Peerbot or I misunderstood the robot exclusion protocol
| 6:55 am on Oct 6, 2004 (gmt 0)|
I'm sure questions like that have been covered, but I could not exactly find an answer to this dispute I got with peerbot.
Here's the situation:
Let's say, I have a file
in the root folder of that domain, there's a robots.txt with these lines:
So, on Sat, 04 Sep 2004 10:36:32 GMT+0100, peerbot visited a the file
/bots/file.htm. I sent an email message to peerbot saing that, in my opinion, their bot wasn't supposed to visit
The answer I got was:
|[...]first off, the protocol is working correctly for all of our services, the problem is that you missunderstood the protocol. |
> User-agent: *
> Disallow: /bots/
means that all bots are disallowed to index the directory /bots/ which peerbot does NOT do. To learn more about the robots exclusion protocol check the page www.robotstxt.org.[...]
Everything I know about the robots exclusion protocol is from robotstxt.org. From their documentation and from other posts here, I take it that the bot is not allowed to retrieve any document from the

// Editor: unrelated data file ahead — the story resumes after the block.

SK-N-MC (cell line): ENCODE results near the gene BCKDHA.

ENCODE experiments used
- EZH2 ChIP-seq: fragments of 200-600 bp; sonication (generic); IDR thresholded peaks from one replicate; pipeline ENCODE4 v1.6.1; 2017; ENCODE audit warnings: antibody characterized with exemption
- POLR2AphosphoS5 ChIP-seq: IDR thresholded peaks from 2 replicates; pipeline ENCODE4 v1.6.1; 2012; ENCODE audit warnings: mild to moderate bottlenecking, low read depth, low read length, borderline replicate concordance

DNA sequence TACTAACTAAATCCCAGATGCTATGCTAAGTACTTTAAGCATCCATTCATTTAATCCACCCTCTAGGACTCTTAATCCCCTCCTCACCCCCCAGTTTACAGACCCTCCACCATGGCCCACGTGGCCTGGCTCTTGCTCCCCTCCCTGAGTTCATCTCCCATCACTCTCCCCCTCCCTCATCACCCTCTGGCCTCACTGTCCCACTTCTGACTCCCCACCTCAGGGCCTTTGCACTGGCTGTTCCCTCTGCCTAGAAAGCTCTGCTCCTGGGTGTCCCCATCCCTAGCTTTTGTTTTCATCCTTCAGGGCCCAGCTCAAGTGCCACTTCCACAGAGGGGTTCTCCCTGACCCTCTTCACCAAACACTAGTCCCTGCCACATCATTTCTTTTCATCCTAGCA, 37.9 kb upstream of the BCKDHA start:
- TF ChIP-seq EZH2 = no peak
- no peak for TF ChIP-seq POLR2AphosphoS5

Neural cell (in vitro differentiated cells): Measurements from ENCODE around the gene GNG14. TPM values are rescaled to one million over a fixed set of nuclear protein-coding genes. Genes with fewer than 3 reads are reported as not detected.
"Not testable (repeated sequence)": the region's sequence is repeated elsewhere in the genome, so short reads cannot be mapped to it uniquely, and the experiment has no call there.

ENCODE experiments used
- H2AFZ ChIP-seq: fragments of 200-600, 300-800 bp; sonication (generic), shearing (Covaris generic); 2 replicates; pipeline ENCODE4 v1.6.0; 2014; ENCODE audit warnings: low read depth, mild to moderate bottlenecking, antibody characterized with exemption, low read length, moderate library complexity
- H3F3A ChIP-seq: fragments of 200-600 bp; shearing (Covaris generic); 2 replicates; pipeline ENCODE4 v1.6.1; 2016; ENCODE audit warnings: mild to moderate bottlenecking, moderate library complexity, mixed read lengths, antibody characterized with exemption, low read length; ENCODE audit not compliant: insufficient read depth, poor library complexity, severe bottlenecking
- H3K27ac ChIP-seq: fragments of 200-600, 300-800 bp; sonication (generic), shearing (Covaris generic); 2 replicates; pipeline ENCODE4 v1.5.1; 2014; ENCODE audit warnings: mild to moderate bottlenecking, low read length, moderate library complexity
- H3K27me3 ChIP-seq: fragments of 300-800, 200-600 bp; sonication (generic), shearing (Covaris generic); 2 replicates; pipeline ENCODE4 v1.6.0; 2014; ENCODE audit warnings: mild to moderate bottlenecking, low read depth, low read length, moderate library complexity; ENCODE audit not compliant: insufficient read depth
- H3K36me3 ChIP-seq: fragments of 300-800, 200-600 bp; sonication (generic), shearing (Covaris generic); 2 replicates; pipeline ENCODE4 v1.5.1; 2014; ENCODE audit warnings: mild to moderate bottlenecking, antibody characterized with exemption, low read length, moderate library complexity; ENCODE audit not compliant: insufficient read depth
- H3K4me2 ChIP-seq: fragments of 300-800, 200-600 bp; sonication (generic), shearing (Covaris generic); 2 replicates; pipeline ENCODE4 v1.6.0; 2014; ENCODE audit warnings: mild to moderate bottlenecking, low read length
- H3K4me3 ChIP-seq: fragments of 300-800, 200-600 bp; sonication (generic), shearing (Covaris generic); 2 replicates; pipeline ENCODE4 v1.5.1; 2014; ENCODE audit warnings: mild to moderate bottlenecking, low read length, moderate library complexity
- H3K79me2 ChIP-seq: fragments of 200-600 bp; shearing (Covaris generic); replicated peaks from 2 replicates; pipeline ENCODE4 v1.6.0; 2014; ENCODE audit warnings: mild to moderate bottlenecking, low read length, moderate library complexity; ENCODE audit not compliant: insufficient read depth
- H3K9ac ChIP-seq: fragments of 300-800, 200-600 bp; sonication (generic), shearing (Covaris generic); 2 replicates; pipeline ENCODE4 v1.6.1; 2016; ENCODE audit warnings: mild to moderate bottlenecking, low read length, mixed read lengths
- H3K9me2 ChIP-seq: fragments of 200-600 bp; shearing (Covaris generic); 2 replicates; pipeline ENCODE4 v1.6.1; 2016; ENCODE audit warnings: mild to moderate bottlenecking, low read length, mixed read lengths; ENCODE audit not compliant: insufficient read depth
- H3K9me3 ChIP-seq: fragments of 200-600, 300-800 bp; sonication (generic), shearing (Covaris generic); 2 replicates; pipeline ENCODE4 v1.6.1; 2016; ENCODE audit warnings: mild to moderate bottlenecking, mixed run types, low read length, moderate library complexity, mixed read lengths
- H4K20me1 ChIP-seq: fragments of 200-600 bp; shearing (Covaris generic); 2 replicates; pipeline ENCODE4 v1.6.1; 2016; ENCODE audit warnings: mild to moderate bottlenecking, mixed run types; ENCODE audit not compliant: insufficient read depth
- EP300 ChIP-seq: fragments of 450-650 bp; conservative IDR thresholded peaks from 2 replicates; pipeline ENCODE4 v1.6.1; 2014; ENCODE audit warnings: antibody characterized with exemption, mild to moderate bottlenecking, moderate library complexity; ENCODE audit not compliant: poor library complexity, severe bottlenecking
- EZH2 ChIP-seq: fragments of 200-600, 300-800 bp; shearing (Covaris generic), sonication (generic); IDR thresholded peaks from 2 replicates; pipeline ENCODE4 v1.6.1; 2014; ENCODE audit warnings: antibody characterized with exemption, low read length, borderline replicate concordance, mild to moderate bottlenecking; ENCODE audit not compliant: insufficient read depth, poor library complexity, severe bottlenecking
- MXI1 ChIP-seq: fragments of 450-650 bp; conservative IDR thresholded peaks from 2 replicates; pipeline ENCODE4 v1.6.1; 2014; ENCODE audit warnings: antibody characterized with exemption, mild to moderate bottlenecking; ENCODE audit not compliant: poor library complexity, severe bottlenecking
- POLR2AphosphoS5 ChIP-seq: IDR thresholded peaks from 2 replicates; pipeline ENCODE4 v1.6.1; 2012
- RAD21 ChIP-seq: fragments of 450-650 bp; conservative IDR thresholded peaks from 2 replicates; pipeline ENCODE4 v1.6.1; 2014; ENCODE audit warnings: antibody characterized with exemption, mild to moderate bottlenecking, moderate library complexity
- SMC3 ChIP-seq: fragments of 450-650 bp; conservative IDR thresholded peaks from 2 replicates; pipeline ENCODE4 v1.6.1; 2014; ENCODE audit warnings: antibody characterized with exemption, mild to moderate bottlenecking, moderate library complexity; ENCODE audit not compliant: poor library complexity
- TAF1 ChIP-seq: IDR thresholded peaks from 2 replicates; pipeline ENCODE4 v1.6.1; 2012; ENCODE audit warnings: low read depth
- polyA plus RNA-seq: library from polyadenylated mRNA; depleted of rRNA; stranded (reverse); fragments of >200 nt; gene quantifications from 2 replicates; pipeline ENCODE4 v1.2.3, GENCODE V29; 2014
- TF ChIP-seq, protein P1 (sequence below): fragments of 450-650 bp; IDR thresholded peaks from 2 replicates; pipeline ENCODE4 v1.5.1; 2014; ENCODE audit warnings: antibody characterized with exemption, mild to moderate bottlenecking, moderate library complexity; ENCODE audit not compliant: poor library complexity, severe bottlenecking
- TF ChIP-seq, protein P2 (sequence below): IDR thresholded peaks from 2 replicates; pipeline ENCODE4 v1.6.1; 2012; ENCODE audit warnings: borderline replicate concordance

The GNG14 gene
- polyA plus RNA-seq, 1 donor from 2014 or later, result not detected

Who is correct?
| 3:55 am on Oct 12, 2004 (gmt 0)|
robots.txt uses prefix-matching: "This can be a full path, or a partial path; any URL that starts with this value will not be retrieved." [emphasis added]
Peerbot's response is incorrect, as you have disallowed any resource whose local URL-path begins with /bots/
Their alternative view would require you to Disallow each file individually, which is ridiculous.
As a further example, let's take this:
Now, do they claim that this means only that they should not fetch the index file of the domain, and should feel free to fetch any other resources below that? No, any other robot interprets that as saying, "Do not fetch any resources from this site."
I think you were corresponding with someone who didn't know what they were talking about, or whose job it is to simply deflect any reports of problems with their 'bot. Obviously, they didn't read the Standard they directed you to, or they would have found the quote I cited above.
A 403-Forbidden response to their user-agent coded into your .htaccess file is an alternative approach they won't be able to ignore...
| 9:11 pm on Nov 5, 2004 (gmt 0)|
Thank you jdMorgan for your response. So I interpreted (and translated) the definitions correctly.
As my domains are on a Win/IIS server I do not have the power of a .htaccess, but I created something similar in asp (which of course uses more resources) which does the job as good for me.